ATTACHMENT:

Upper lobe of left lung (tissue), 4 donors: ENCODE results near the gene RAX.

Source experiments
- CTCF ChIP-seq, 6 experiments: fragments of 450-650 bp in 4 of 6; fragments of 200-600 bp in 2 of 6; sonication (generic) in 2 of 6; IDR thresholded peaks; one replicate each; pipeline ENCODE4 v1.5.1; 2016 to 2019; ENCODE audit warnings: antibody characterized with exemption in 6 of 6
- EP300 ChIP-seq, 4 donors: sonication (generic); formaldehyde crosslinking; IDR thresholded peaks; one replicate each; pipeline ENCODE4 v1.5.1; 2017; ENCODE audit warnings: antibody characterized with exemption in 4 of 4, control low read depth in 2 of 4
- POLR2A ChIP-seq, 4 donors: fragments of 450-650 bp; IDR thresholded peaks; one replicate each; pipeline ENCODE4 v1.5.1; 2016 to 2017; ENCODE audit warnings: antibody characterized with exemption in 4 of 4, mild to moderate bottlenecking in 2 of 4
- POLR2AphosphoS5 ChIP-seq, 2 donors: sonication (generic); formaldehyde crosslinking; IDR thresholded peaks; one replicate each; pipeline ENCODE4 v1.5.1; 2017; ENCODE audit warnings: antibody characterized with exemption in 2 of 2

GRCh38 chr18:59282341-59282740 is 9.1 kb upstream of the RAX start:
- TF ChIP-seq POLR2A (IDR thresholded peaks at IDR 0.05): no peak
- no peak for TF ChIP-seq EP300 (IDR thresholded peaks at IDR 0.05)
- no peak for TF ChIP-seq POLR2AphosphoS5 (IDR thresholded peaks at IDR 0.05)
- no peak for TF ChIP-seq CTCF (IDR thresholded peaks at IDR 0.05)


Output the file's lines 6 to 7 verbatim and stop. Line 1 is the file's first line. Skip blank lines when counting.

- POLR2AphosphoS5 ChIP-seq, 2 donors: sonication (generic); formaldehyde crosslinking; IDR thresholded peaks; one replicate each; pipeline ENCODE4 v1.5.1; 2017; ENCODE audit warnings: antibody characterized with exemption in 2 of 2

GRCh38 chr18:59282341-59282740 is 9.1 kb upstream of the RAX start: